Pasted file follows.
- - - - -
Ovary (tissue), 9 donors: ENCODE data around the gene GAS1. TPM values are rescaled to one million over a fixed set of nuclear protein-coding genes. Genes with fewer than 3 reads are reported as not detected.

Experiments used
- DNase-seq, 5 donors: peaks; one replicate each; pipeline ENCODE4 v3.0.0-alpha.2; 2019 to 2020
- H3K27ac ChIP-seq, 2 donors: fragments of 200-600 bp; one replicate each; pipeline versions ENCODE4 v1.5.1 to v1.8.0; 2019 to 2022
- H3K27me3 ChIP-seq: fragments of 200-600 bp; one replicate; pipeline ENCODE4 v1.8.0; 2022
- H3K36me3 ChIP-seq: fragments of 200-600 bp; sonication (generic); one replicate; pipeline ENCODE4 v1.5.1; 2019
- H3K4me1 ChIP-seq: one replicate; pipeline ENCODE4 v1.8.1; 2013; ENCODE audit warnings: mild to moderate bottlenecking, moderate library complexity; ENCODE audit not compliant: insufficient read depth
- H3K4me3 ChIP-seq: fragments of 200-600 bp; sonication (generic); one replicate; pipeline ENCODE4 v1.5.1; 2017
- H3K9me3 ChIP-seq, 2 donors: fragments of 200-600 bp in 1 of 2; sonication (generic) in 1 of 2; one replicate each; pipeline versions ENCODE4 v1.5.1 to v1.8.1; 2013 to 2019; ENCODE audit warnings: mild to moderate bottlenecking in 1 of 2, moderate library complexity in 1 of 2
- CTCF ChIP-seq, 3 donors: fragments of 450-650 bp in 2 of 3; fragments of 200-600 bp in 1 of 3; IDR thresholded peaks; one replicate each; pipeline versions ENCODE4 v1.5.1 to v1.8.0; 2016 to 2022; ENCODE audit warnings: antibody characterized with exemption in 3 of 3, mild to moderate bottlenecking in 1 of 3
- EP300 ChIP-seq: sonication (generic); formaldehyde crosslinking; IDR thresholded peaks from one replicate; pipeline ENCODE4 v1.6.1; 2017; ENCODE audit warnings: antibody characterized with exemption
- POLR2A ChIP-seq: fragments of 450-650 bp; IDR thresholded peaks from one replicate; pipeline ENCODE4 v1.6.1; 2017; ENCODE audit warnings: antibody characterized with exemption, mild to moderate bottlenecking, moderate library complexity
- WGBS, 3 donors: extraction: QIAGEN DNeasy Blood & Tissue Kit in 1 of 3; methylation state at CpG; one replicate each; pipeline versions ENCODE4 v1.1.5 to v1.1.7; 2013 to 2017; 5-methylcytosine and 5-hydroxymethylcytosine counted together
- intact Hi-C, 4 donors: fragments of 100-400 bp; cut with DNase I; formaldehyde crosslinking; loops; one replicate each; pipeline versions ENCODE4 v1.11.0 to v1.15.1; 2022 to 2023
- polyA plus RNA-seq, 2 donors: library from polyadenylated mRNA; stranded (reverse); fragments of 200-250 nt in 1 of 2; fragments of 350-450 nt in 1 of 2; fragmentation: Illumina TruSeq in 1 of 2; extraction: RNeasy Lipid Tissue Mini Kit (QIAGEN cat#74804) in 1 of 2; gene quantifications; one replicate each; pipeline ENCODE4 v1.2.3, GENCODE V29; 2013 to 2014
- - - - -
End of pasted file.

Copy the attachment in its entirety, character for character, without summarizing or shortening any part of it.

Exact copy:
Ovary (tissue), 9 donors: ENCODE data around the gene GAS1. TPM values are rescaled to one million over a fixed set of nuclear protein-coding genes. Genes with fewer than 3 reads are reported as not detected.

Experiments used
- DNase-seq, 5 donors: peaks; one replicate each; pipeline ENCODE4 v3.0.0-alpha.2; 2019 to 2020
- H3K27ac ChIP-seq, 2 donors: fragments of 200-600 bp; one replicate each; pipeline versions ENCODE4 v1.5.1 to v1.8.0; 2019 to 2022
- H3K27me3 ChIP-seq: fragments of 200-600 bp; one replicate; pipeline ENCODE4 v1.8.0; 2022
- H3K36me3 ChIP-seq: fragments of 200-600 bp; sonication (generic); one replicate; pipeline ENCODE4 v1.5.1; 2019
- H3K4me1 ChIP-seq: one replicate; pipeline ENCODE4 v1.8.1; 2013; ENCODE audit warnings: mild to moderate bottlenecking, moderate library complexity; ENCODE audit not compliant: insufficient read depth
- H3K4me3 ChIP-seq: fragments of 200-600 bp; sonication (generic); one replicate; pipeline ENCODE4 v1.5.1; 2017
- H3K9me3 ChIP-seq, 2 donors: fragments of 200-600 bp in 1 of 2; sonication (generic) in 1 of 2; one replicate each; pipeline versions ENCODE4 v1.5.1 to v1.8.1; 2013 to 2019; ENCODE audit warnings: mild to moderate bottlenecking in 1 of 2, moderate library complexity in 1 of 2
- CTCF ChIP-seq, 3 donors: fragments of 450-650 bp in 2 of 3; fragments of 200-600 bp in 1 of 3; IDR thresholded peaks; one replicate each; pipeline versions ENCODE4 v1.5.1 to v1.8.0; 2016 to 2022; ENCODE audit warnings: antibody characterized with exemption in 3 of 3, mild to moderate bottlenecking in 1 of 3
- EP300 ChIP-seq: sonication (generic); formaldehyde crosslinking; IDR thresholded peaks from one replicate; pipeline ENCODE4 v1.6.1; 2017; ENCODE audit warnings: antibody characterized with exemption
- POLR2A ChIP-seq: fragments of 450-650 bp; IDR thresholded peaks from one replicate; pipeline ENCODE4 v1.6.1; 2017; ENCODE audit warnings: antibody characterized with exemption, mild to moderate bottlenecking, moderate library complexity
- WGBS, 3 donors: extraction: QIAGEN DNeasy Blood & Tissue Kit in 1 of 3; methylation state at CpG; one replicate each; pipeline versions ENCODE4 v1.1.5 to v1.1.7; 2013 to 2017; 5-methylcytosine and 5-hydroxymethylcytosine counted together
- intact Hi-C, 4 donors: fragments of 100-400 bp; cut with DNase I; formaldehyde crosslinking; loops; one replicate each; pipeline versions ENCODE4 v1.11.0 to v1.15.1; 2022 to 2023
- polyA plus RNA-seq, 2 donors: library from polyadenylated mRNA; stranded (reverse); fragments of 200-250 nt in 1 of 2; fragments of 350-450 nt in 1 of 2; fragmentation: Illumina TruSeq in 1 of 2; extraction: RNeasy Lipid Tissue Mini Kit (QIAGEN cat#74804) in 1 of 2; gene quantifications; one replicate each; pipeline ENCODE4 v1.2.3, GENCODE V29; 2013 to 2014